A Beneficial Use of Waste Heat
Waste heat is a necessary component of heat engines and all thermal processes in general. FPC processes are no exception and some 10 to 25 percent of the heat we generate must be released to the environment. But we do have advantages over other systems for our thermal processes are designed to be cascading. Cascading means that the waste heat of one process is the supply heat of the next process. After exploiting the heat from fusion at high temperature to produce hydrogen and electricity, and using heat at intermediate temperatures for a number of industrial processes, the remaining relatively low temperature heat will be used for several additional processes.
Production of Freshwater
The highest temperature 'waste heat' process is the desalination of water if there is a need for water and a source of non-potable water and our final thermal process will be an exchange of heat to the atmosphere. But even this exchange will be used for it will drive the airflow necessary for the collection of CO2 for our synthetic fuel making system.
Thermal desalination is a well know process. In desert regions like Saudi Arabia’s Al Jubail power station desalination may compete with power generation. From the experience at Al Jubail, for instance, a kilogram of fresh water will be produced for each 220 kJ provided to the thermal desalinator. The result, for a full-sized fusion site, is that delivering 10% of the total heat to the desalination tower will produce 3000 acre-feet of water per day.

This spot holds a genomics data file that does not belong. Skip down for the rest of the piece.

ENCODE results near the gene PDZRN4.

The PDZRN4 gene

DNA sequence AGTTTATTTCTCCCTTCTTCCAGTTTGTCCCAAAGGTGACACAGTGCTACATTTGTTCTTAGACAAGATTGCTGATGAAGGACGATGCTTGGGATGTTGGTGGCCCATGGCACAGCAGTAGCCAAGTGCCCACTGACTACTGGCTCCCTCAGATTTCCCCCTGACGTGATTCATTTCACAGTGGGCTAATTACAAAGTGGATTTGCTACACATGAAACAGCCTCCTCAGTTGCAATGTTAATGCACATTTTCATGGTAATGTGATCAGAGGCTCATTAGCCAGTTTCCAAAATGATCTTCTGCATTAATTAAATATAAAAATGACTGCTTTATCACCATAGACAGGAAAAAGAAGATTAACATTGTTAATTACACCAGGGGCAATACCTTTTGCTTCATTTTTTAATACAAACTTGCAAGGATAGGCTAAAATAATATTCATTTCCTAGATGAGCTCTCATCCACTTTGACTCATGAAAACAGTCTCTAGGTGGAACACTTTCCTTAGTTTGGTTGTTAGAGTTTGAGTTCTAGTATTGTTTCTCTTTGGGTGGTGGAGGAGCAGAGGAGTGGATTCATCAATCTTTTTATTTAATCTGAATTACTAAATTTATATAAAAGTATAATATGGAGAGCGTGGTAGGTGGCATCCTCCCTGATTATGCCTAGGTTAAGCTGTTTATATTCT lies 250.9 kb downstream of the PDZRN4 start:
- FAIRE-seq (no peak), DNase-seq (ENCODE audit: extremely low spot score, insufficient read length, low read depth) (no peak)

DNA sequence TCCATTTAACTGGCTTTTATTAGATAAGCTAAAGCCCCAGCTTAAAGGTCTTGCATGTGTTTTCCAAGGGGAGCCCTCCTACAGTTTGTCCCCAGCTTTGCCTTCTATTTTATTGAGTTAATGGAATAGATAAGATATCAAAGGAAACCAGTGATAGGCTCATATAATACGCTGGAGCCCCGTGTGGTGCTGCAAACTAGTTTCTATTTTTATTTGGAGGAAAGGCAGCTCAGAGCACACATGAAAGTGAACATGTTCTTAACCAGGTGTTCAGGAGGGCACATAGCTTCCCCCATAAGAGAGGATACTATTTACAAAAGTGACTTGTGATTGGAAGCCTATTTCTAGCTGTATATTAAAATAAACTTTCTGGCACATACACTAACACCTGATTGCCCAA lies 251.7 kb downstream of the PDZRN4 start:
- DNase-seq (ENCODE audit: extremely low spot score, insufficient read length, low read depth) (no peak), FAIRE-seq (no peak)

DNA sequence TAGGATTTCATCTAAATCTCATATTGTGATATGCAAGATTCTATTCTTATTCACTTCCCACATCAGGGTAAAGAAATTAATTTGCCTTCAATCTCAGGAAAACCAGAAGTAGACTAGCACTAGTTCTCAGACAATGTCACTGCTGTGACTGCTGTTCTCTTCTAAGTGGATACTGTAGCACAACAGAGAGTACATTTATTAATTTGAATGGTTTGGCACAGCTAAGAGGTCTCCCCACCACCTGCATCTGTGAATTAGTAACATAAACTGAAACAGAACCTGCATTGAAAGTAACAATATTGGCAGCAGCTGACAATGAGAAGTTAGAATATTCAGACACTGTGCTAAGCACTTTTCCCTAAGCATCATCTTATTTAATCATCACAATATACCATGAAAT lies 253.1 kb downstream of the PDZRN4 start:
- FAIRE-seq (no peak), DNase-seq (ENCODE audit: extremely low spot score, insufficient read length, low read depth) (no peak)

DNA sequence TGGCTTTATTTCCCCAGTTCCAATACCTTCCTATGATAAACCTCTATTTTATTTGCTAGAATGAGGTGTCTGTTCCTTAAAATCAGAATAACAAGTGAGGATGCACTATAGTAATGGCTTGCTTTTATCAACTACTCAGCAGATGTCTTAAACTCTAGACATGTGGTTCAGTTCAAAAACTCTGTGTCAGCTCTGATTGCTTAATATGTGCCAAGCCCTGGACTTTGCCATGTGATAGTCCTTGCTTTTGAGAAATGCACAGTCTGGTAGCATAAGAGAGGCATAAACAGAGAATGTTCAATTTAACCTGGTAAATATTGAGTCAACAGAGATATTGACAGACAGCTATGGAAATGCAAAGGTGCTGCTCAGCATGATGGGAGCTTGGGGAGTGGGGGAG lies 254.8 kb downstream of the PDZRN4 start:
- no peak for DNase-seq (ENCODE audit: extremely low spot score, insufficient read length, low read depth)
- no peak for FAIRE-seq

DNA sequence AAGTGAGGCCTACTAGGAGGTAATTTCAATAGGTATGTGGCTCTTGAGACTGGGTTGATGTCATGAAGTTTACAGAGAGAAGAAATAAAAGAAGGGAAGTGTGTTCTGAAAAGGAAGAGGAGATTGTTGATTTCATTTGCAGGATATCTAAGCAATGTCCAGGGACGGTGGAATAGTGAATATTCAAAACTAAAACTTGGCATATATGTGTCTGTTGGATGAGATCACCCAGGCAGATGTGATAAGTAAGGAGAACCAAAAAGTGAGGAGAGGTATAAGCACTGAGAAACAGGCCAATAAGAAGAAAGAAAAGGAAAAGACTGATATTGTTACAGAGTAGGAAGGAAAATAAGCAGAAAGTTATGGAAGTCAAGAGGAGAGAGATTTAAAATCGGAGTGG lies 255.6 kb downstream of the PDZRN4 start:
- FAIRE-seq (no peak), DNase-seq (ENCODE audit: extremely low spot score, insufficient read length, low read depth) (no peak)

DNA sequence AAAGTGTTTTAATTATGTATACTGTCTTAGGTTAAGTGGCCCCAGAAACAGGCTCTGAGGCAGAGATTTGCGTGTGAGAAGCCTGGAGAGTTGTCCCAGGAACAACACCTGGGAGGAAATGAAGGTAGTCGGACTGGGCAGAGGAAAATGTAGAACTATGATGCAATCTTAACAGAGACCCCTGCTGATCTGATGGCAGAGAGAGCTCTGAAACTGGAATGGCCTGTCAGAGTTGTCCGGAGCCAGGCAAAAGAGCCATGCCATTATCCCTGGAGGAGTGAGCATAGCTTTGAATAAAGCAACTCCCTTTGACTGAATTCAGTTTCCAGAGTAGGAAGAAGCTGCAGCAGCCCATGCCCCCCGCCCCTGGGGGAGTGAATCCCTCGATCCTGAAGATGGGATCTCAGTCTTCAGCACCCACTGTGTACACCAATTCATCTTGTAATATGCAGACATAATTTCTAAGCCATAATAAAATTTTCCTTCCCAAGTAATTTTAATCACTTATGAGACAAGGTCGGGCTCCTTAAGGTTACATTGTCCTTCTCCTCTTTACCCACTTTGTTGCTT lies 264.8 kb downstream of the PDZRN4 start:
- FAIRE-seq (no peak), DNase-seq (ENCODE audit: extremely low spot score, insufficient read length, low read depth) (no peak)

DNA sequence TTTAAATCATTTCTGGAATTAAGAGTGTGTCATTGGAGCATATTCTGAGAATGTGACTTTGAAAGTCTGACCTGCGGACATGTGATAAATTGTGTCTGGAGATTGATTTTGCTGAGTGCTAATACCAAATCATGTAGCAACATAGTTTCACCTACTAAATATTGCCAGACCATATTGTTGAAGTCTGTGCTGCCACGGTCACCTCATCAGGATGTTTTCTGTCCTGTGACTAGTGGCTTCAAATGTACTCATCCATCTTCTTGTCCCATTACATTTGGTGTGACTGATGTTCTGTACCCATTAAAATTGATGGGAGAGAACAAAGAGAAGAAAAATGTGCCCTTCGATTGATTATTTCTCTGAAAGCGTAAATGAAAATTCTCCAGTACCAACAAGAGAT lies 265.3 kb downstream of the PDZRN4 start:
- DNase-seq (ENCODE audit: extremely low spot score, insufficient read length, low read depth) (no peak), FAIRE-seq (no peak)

If all of our 'waste heat' were used to make fresh water from seawater, each facility would make a river of fresh water equal to 3 percent of the flow of the Nile river.
Lithium, deuterium, brine, and salt
The processing of seawater to form fresh water as discussed above results in a brine or, if the process is continued to dryness, salt. The large amounts of lithium needed for the operation of the fusion reaction chambers can be obtained by processing the brines and solids that result from desalination. Deuterium, needed for the fusion fuel itself, is relatively abundant in seawater, found in approximately one out of every 3,200 water molecules, whereas the concentration of lithium amounts to only one out of every 2,000,000 water molecules.
As few as three full-sized FPC sites used to make fresh water from seawater could provide 100% of the demand for salt (sodium chloride) in the US economy (primary uses are clearing roads, livestock, and food). However, approximately 30 FPC sites will be needed to power the US economy as a whole. Therefore, returning excess salt to the sea in a sensitive and safe manner will be an important task for preserving the sustainability of fusion power. In fact, waste heat and waste brine or salt are the main byproducts from fusion that must be carefully managed to avoid potential damage to the environment.